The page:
Monday, March 22, 2010

Tribute to Helen Frankenthaler?

An assignment for the next ArtCloth Mastery class was to choose an artist, prepare a presentation about him/her, and create a work inspired by some aspect of that artist's style. I chose Helen Frankenthaler as my artist. That decision was made after spending time in the San Antonio Museum of Art, looking at the contemporary art section.

I was drawn to Frankenthaler's work mainly because of her use of staining. She was one of the early painters who worked on unprimed canvas with thinned paints. An approach similar to Jackson Pollack, but with a very different look. I felt that what she did was very similar to what I do on fabric.

As I did more research on her and her work, I was drawn to her work that was composed of large areas of color. Seemingly very simple, yet they had a depth and complexity to them. I would like to be able to capture that in my work. I feel there is a way to create depth and complexity without layers of screenprinting, but I haven't given myself permission to try it yet.

Frankenthaler works very spontaneously, painting without a pre-set plan. I wasn't quite ready for that yet, so I played with a design exercise from one of the books I've been reading. You take a piece of construction paper and cut or tear it into pieces. Then arrange some of the pieces on top of a contrasting color paper to form a composition. I added a third color because I wanted to use a split complementary color scheme. I wasn't necessarily trying to create a piece that looked like Frankenthaler's, rather I wanted to try to capture the essence of her work. Below is the paper study I did first.

Then I set out to recreate it by painting dyes on fabric. I used silk noil, thinking that might react more similarly to canvas. I did not thicken the dyes because I wanted some blending to occur. The end result looks more like it was inspired by an impressionist. The dye did not absorb easily into the fabric, so I ended up with more brush strokes than I wanted. And the colors were not as bold as I wanted.

So I don't think I met the criteria for the assignment, but I think the piece has possibilities. It still needs some work. Maybe some additional hand-painting or stitching.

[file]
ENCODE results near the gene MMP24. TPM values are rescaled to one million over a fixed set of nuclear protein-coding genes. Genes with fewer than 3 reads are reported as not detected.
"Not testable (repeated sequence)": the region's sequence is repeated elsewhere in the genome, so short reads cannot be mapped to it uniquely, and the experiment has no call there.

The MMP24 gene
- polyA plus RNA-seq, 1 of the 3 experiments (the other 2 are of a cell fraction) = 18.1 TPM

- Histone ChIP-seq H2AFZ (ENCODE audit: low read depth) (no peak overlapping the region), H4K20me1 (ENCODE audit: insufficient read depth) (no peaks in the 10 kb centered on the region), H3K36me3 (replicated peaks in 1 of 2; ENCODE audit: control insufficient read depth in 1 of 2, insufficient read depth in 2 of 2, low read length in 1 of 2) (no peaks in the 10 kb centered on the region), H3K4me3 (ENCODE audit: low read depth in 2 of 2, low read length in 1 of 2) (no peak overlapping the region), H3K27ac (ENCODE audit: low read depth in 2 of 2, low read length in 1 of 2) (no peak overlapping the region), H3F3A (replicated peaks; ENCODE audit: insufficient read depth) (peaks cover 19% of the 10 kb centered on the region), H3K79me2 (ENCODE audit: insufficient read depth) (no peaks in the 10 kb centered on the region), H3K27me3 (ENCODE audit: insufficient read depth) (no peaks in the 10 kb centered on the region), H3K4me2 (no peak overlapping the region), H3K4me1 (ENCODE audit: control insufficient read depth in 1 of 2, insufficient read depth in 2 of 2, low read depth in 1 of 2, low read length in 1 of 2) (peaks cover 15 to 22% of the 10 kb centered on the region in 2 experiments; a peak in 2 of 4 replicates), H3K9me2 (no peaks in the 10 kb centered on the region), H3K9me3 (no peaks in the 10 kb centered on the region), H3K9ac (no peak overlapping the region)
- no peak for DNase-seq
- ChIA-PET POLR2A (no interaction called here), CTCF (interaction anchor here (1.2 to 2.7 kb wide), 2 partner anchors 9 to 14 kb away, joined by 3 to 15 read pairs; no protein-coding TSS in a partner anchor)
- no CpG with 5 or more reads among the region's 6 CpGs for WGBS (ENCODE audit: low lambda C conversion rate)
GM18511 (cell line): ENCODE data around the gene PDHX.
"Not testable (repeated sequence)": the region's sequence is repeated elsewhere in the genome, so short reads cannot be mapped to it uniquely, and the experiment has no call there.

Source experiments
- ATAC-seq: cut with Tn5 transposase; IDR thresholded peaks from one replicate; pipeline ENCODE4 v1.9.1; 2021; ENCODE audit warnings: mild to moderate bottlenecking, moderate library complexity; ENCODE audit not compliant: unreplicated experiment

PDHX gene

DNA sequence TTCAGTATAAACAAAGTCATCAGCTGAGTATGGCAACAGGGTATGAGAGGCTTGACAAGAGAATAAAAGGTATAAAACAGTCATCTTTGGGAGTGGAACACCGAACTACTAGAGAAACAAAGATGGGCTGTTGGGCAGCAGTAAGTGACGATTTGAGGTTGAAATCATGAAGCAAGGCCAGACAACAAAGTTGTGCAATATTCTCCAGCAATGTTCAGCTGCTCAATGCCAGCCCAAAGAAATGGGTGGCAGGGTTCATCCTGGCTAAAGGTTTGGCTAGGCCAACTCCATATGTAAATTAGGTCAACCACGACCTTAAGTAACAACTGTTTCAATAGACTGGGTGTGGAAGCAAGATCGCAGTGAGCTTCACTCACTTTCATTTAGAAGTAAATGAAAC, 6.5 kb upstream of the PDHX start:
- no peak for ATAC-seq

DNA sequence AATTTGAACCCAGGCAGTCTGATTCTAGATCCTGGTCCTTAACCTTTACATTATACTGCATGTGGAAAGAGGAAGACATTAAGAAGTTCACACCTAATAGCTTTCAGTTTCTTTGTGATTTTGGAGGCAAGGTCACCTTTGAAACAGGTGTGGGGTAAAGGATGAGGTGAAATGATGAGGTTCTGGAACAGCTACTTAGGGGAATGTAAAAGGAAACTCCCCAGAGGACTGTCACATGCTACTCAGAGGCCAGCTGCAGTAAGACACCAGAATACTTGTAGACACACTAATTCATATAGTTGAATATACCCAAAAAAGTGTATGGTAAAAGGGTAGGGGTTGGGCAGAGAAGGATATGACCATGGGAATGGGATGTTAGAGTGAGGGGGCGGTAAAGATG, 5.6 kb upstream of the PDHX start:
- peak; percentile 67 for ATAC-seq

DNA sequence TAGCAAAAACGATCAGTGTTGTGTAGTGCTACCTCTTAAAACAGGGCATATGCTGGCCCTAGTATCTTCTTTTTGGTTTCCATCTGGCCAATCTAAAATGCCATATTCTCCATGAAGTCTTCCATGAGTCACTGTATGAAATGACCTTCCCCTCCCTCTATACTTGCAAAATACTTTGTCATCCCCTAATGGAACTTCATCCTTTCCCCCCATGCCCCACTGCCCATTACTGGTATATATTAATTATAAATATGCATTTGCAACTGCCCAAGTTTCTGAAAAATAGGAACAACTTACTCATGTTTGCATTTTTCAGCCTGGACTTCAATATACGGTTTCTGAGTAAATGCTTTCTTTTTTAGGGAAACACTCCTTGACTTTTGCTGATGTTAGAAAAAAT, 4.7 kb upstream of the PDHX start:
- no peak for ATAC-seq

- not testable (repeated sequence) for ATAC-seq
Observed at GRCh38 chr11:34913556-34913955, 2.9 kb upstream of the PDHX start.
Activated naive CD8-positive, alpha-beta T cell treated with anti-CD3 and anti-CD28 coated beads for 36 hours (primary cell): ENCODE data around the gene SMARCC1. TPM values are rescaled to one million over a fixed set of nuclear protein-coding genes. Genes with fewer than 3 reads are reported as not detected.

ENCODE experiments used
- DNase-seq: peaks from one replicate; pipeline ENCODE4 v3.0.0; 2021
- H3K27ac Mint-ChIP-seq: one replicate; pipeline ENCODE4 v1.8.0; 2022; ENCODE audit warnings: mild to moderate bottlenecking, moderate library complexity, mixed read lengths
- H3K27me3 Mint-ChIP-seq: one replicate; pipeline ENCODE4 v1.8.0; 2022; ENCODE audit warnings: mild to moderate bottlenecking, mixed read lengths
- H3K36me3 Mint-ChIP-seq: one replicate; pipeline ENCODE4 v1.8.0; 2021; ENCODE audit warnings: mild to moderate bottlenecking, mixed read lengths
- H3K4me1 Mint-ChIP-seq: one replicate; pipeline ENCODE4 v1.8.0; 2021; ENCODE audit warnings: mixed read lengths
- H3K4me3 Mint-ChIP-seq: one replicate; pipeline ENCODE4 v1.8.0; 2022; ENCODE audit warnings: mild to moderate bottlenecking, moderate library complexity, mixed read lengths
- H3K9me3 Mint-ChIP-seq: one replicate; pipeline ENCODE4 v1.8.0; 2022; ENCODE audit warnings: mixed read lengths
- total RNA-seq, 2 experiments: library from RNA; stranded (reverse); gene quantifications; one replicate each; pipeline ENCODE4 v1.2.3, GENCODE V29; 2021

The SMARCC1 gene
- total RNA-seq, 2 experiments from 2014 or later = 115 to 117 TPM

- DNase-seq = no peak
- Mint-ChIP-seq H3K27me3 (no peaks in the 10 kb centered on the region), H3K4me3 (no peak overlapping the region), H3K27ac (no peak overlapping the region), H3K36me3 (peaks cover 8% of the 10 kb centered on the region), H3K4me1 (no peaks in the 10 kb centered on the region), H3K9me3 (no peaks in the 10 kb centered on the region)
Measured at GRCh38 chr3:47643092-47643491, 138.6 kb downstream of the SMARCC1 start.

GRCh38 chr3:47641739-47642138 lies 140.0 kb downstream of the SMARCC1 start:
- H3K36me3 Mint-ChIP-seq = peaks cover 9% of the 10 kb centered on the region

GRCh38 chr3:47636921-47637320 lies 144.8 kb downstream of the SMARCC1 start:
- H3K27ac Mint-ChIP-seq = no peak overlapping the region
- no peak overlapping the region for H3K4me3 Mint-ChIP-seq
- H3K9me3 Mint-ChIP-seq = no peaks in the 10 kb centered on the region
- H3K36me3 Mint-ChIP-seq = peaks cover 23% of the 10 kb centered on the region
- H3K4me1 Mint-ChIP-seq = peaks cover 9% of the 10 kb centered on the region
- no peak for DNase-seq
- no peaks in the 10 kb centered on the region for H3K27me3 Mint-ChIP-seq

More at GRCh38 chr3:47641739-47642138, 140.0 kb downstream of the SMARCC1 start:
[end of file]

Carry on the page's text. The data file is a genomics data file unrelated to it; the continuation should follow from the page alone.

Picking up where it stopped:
Monday, March 15, 2010

Fiber Collage: 12 x 12

Georganne Roberts shows off a work-in-progress

I taught a fiber collage class a few weeks ago at the Southwest School of Art & Craft. I've been so busy, I didn't have time to download the photos until now. But even though it's old news, the collages came out so well, I wanted to show them off.

The class focused on creating a fiber collage on a 12 x 12 canvas. We covered a lot of territory over the two days. We started with some design and composition exercises to get everyone's creativity flowing. Then began the process of turning those compositions into collage with fabric.

Carmen McGee's works-in-progress

We also played with several techniques for painting and embellishing the canvas, including screenprinting, using gel medium to add texture and adding texture with herbs and spices. (Check out the crushed red pepper on the edge of this piece.)

The finished or almost finished collages at the end of the second day were fabulous.

Anita Centeno

Silvia Sarinana

Wendy Smith-Wood

Diana Kellerman

Eileen Wood

Becky Curtiss

Leila Reynolds

Kathleen Rice

Monday, March 8, 2010

A Vacation for the Soul

How to find peace in a busy life. I think many of us struggle with that. I remember when we first moved to San Antonio. No full-time job, I was only teaching one class per semester, I wasn't settled into my studio routine. My husband and I were like tourists, enjoying our new city. Now, we can hardly find time to enjoy all the activities the city offers.

After two months of feeling very stressed, for the past two weeks I have made time for the fun things in life. The photo above is our cherry tree in bloom (or maybe its a crabapple tree - we haven't quite figured that out!) With the beautiful weather we have had, I've spent time in the yard, pruning the plants, planting vegetables, pulling weeds. Ahhhh! That will lower the blood pressure!